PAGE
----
--The choogling harp playing of Renaud is brought back into the mix on this tune (a bit too brightly), with Ryan singing about how his one girl found out about his other girl, with the 1st proceeding to burn down his house. Nothing like have lyrics to sing that are age/experience appropriate… Ryan takes a very cool solo turn around the 2:40 mark, and his playing is strong throughout the song.
6. Blues Train
--This is a rough-hewn groover, built around a thick, heavy groove produced by Kyle. It also serves as a feature for Renaud's harp playing, which is placed very high in the final mix.
7. Gotta Bad Bad Feeling
--This cut is a contemporary-styled slow blues, performed as in the guitar-bass-drum power-trio format. Kyle's guitar stylings are the focus here, and he plays with economy and taste throughout. It would have been easy for him to have shown-off and played a thousand notes per measure (an exaggeration, but you get the meaning), but Kyle chose to play with real feeling, making each note mean something.
8. Telling Lies
--Squalling harp takes center-stage throughout the course of this mid-tempo, rocking bluesy number. This song began to wear on me a bit before it played out. Fans of heavy guitar chording may find it more redeeming that this reviewer did.
9. Duck Hill Stomp
--We're back to the Hill Country here, and that's a good thing. This is an up-tempo groover, with Ryan shouting out the lyric and using very percussive strumming in his guitar work. Pops Perry is playing harp here, but it is back a little farther in the mix, where it is fits better with the overall feel of the song. This harp work is rhythmic in nature, and just works better when mixed as such, rather than right up in the listener's face. I should make mention again of Kyle's bass playing, because it's very nearly the star of this show. That young man knows how to work a groove!
10. Nothings Changed For The Po
--The album closer, this tune is a little different than most anything else heard on the CD. It's a little more raw than many of the other songs, slow of tempo, deep in the groove, with the lyrics being a diatribe about how the poor are still poor and nothing seemingly will be changing that. This really is a fine tune, with just the core 3-piece digging deep and playin' nasty and greasy; very nice, indeed.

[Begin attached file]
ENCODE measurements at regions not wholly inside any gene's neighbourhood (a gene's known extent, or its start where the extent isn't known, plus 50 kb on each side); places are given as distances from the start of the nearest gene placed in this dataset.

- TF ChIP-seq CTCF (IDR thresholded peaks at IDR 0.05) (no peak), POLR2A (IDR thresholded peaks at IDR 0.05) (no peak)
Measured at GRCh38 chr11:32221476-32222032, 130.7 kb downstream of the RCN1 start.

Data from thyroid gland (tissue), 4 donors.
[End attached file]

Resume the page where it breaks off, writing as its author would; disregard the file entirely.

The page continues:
The Verdict – The Game:
Well, it's official; father Renaud is billed as a full member of Homemade James Blues Band. As the band has pretty much always been his vision, he writes all the songs, and his harmonica playing has been placed up front and center, it only makes sense to stop billing himself as "featuring". It was a bit disheartening to read through the promotional literature delivered with the CD, as the only band member mentioned by name is Renaud, and the only musician truly referenced there is also Renaud. Maybe the Perry children are OK with this, maybe not, but as Pops Renaud writes all the band's songs (lyrics included) there are times when singer/guitarist Ryan is singing lyrics and the juxtaposition of his age versus the lyrical content just doesn't make much sense. As Ryan is the front man, and the band's fame has been built on the deep bluesy youthfulness of the band, at some point the lyrics should reflect this.
Musically, the CD is a lot of fun (as long as the lyric-youth issues aren't troubling to the listener.) Deep grooves abound as a rule (courtesy of Taya), Ryan's guitar work is as gritty and fiery as ever, and bassist Kyle's work is exceptional, quite frankly. Renaud's harp playing is adequate, squall-styled amplified work, if taking on a bit of sameness by the end of the CD. I do think his harp work was featured a bit too much throughout the course of the CD (this is coming from a review who is a harp fiend), usually at the expense of Ryan's guitar. Honestly, Ryan's guitar skills and older-than-his-years vocals are the primary drivers as to why people have taken so strongly to the band. Youth only gets you so far; if you can't play, people won't stay. That said, these 3 siblings can definitely play. Let rate this bad boy. East Side Slim is assigning an STLBluesometer rating of 3.5 to "The Game" from Homemade Jamz Blues Band. The only reasons I'm not rating it higher are, as stated previously, the further encroachment of Renaud's harp playing and the too often misfit of the lyric content to the band's youth.
For more information concerning Homemade Jamz Blues Band, see the following websites:
Lee Howland - aka "East